Appearances: Attack of the Clones

Bio: While being guarded by Anakin Skywalker after attempts were made on her life, Padmé accompanies Anakin to Tatooine on a mission to rescue his mother. Tormented by nightmares, Anakin decides he can wait no longer to go to her aid, and Padmé chooses to stay by his side, even if it means going against the decisions of the Jedi Council who are trying to ensure her safety. (Taken from the figure's cardback.)

Image: Adam Pawlus' toy hole.

Commentary: With the advent of the ball-jointed neck, figures like this Padmé Amidala had new and interesting features that could really only be exploited by popping off their heads. With a great sculpt and a colorful costume (as there isn't a whole lot of bright blue in Star Wars), this is a figure that makes a lot of fans happy, mostly because it shows a lot of skin, I presume. The figure has very limited articulation and upon its release, I commandeered her display base for Asajj Ventress. This version of the former queen can stand find with no added support, and as such, is a great figure. Except, like many complain, she's essentially a statue-- you buy her to look at her. She won't be sitting in any vehicles, nor will she be taking a seat at the bar. If your figures spend their lives on the shelf, this is a figure for you-- it looks great and does little. If you buy it in the package, take note: her cloak is packaged off to the side.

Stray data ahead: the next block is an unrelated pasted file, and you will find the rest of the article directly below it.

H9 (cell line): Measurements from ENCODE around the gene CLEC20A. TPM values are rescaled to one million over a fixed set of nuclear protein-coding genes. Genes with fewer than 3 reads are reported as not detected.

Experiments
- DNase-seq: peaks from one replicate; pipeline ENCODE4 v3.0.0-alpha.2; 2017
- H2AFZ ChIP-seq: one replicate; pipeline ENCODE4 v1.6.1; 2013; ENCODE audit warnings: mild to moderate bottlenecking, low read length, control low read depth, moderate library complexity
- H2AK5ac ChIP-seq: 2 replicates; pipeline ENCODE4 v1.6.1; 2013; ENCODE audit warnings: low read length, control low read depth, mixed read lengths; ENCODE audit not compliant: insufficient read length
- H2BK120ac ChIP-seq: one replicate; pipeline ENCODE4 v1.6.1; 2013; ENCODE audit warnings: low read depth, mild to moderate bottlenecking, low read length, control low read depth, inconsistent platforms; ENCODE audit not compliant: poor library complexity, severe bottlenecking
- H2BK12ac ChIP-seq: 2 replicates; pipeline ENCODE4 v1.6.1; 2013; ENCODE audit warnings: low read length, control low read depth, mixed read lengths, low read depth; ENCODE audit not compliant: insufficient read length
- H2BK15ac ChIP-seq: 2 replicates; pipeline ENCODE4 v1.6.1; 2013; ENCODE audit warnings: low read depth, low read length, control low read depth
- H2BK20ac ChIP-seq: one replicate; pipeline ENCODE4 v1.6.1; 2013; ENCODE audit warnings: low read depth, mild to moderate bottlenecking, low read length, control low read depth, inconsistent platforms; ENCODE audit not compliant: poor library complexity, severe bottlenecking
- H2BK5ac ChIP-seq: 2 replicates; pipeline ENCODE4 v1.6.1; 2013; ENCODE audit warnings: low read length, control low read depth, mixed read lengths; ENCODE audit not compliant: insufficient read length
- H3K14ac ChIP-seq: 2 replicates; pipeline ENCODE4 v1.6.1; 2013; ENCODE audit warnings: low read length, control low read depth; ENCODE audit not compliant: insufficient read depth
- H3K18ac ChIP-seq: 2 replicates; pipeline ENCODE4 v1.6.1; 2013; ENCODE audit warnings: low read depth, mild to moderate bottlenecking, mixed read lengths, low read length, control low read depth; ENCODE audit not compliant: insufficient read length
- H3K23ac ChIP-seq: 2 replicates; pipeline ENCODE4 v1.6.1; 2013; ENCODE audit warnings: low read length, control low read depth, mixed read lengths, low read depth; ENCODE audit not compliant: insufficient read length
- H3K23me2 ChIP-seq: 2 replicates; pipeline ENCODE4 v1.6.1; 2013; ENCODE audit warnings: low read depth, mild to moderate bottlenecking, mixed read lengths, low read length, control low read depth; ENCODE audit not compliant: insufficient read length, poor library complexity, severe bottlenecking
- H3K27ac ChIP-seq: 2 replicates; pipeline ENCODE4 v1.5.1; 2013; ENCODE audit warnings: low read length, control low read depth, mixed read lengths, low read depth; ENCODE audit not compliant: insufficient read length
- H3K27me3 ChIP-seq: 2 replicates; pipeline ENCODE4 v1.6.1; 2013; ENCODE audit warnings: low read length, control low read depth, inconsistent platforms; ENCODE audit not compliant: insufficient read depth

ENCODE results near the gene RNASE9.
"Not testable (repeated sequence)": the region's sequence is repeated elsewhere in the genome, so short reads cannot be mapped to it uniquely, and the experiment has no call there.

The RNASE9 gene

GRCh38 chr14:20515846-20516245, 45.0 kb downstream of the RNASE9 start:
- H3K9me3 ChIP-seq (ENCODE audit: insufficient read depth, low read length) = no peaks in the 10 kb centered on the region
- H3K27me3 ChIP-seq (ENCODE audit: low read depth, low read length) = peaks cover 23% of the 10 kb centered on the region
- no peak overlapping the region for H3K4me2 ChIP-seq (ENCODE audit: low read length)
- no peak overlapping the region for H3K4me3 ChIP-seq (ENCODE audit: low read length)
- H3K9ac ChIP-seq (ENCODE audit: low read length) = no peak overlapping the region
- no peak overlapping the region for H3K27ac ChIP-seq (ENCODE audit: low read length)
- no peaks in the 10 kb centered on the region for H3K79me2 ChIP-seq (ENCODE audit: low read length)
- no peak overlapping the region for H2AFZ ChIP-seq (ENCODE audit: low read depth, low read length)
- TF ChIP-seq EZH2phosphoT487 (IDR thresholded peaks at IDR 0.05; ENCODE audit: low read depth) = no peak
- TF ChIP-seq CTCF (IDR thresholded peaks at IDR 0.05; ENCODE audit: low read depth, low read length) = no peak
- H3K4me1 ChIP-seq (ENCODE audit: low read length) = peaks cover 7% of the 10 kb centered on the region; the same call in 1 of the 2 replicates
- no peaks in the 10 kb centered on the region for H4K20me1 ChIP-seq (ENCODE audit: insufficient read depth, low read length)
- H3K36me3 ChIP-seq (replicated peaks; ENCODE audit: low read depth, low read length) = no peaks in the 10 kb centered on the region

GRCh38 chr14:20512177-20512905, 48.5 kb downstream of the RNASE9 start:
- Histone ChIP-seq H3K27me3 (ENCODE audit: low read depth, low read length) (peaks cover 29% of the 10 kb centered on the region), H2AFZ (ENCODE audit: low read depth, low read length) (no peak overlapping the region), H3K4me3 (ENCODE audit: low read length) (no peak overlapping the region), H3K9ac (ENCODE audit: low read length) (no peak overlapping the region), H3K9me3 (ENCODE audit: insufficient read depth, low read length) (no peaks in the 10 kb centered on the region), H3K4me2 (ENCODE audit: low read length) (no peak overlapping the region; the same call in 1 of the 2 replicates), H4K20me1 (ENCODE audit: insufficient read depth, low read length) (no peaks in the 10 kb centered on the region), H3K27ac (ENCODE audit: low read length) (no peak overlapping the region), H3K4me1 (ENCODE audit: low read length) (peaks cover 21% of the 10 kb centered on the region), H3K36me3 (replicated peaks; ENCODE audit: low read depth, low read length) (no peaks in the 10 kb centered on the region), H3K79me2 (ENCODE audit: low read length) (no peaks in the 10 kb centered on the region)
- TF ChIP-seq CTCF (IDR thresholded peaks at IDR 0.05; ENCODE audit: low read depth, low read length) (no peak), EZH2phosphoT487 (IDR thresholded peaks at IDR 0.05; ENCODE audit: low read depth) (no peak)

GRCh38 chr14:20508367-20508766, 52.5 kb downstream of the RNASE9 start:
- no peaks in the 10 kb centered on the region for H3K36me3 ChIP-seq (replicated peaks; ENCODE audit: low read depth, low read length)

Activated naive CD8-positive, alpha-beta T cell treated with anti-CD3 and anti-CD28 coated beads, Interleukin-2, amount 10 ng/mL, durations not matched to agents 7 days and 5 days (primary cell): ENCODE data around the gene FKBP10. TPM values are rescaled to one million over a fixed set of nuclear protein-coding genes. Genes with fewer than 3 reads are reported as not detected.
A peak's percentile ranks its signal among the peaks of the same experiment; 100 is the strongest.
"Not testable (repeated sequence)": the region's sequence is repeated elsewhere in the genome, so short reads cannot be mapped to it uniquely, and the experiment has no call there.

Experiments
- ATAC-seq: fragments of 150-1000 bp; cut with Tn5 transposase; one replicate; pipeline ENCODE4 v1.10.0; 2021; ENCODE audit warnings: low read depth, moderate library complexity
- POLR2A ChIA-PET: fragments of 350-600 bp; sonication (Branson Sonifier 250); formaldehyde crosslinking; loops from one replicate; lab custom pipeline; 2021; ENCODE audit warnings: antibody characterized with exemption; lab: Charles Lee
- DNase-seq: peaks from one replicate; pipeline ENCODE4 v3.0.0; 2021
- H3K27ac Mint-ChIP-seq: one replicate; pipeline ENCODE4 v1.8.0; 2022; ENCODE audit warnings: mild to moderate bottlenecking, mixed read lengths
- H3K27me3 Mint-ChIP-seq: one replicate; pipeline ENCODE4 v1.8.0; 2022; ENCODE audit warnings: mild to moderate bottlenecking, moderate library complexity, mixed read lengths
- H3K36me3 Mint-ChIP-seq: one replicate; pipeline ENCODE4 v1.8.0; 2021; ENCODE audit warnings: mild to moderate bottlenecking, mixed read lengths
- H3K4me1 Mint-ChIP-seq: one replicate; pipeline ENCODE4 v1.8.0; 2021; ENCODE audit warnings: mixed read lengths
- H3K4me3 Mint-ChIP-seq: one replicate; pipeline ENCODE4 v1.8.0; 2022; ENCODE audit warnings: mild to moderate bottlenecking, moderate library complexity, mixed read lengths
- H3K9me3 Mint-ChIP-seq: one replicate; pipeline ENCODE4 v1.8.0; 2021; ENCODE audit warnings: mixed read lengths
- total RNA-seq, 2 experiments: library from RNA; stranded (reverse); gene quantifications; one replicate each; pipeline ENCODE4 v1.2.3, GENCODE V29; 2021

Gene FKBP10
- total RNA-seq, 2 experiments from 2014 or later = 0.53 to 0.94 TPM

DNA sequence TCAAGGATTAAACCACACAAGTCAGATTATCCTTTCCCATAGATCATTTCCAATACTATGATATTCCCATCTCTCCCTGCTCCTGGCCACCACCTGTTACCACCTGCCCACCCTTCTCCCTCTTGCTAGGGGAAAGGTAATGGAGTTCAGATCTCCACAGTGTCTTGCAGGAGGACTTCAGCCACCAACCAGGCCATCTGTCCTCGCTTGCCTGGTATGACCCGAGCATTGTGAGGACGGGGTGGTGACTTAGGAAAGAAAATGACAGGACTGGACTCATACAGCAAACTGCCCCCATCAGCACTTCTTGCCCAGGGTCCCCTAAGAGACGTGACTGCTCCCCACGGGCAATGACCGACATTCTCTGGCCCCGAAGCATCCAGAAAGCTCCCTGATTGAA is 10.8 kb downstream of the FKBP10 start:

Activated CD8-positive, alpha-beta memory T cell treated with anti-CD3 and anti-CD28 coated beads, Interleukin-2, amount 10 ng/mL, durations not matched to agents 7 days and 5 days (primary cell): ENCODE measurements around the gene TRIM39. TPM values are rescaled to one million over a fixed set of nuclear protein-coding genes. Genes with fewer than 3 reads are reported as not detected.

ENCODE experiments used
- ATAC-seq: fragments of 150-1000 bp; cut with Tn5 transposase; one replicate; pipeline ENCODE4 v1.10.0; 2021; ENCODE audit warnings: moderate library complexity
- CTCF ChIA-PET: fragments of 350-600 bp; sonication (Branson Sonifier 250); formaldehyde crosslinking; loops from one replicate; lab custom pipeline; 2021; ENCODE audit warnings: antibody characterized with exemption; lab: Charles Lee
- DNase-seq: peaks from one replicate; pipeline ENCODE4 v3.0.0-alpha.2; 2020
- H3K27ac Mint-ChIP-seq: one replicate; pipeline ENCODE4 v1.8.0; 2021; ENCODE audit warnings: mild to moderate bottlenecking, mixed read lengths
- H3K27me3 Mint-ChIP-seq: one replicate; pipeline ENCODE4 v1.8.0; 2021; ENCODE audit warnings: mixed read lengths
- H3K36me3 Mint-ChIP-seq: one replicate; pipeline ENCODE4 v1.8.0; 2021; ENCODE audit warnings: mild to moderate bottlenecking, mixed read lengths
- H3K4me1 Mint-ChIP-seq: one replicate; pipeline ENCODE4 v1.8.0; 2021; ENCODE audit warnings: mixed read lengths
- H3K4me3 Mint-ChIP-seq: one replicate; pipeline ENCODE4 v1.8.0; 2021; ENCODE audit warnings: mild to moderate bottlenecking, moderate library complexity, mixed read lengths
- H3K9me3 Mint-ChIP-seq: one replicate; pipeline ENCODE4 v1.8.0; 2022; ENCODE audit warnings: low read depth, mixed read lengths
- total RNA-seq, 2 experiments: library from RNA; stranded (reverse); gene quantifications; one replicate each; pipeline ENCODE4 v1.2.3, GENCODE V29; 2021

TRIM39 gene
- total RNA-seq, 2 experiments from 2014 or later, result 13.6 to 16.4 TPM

Collector's Notes: The tail end of 2003 was a nasty time and a lot of the figures were a little tough to get, including this version of Padmé. She hasn't been reissued and I think she's got the most defined midsection in the 3 3/4-inch action figure scale. As such, as a collector, she's worth snagging-- Padmé had a lot of great costumes in the second prequel and this one manages to give you two in one! Also take note at the neck on the cloak. The figure's cardback shows the neck clasp area separated, the actual production piece is fully connected. To date, I am not aware of a production change, it just seems Hasbro changed the production piece.

Day 98: August 12, 2006

Friday, August 11, 2006

Figure of the Day: Day 97: Logray

The Power of the Force Collection 2; Original Trilogy Collection
Item No.:
Asst. 69605 No. 69711; No. 34515
Number: n/a
Includes: Staff, hat, sash, Freeze Frame Action Slide (1998 only)
Action Feature: n/a
Retail: $5.99; $19.99
Availability: Spring 1998; Fall 2004
Appearances: Return of the Jedi

Bio: Logray and the Ewoks stand amazed as their newfound idol, protocol droid C-3PO, begins to "magically" levitate as Luke Skywalker uses the power of the Force. (Taken from the figure's cardback; 1998 release.)

Image: Adam Pawlus' toy shelves.